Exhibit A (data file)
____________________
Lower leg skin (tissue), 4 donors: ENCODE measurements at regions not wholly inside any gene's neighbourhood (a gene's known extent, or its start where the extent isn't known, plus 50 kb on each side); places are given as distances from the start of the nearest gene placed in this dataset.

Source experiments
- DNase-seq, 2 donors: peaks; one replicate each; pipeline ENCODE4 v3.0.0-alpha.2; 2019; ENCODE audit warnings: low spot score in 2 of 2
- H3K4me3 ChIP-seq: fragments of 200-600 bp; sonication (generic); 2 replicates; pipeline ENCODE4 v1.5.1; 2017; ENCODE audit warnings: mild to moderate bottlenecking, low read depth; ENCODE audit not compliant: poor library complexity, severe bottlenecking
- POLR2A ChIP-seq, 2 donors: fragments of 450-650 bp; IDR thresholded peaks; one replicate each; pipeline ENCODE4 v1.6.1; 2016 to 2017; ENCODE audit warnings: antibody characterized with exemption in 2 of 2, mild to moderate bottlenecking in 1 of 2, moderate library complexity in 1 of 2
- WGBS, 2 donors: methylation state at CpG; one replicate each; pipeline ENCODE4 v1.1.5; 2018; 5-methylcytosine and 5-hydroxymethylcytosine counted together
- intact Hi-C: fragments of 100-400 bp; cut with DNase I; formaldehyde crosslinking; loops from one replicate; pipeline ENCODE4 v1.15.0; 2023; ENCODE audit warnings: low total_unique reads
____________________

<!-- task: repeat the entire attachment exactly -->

Lower leg skin (tissue), 4 donors: ENCODE measurements at regions not wholly inside any gene's neighbourhood (a gene's known extent, or its start where the extent isn't known, plus 50 kb on each side); places are given as distances from the start of the nearest gene placed in this dataset.

Source experiments
- DNase-seq, 2 donors: peaks; one replicate each; pipeline ENCODE4 v3.0.0-alpha.2; 2019; ENCODE audit warnings: low spot score in 2 of 2
- H3K4me3 ChIP-seq: fragments of 200-600 bp; sonication (generic); 2 replicates; pipeline ENCODE4 v1.5.1; 2017; ENCODE audit warnings: mild to moderate bottlenecking, low read depth; ENCODE audit not compliant: poor library complexity, severe bottlenecking
- POLR2A ChIP-seq, 2 donors: fragments of 450-650 bp; IDR thresholded peaks; one replicate each; pipeline ENCODE4 v1.6.1; 2016 to 2017; ENCODE audit warnings: antibody characterized with exemption in 2 of 2, mild to moderate bottlenecking in 1 of 2, moderate library complexity in 1 of 2
- WGBS, 2 donors: methylation state at CpG; one replicate each; pipeline ENCODE4 v1.1.5; 2018; 5-methylcytosine and 5-hydroxymethylcytosine counted together
- intact Hi-C: fragments of 100-400 bp; cut with DNase I; formaldehyde crosslinking; loops from one replicate; pipeline ENCODE4 v1.15.0; 2023; ENCODE audit warnings: low total_unique reads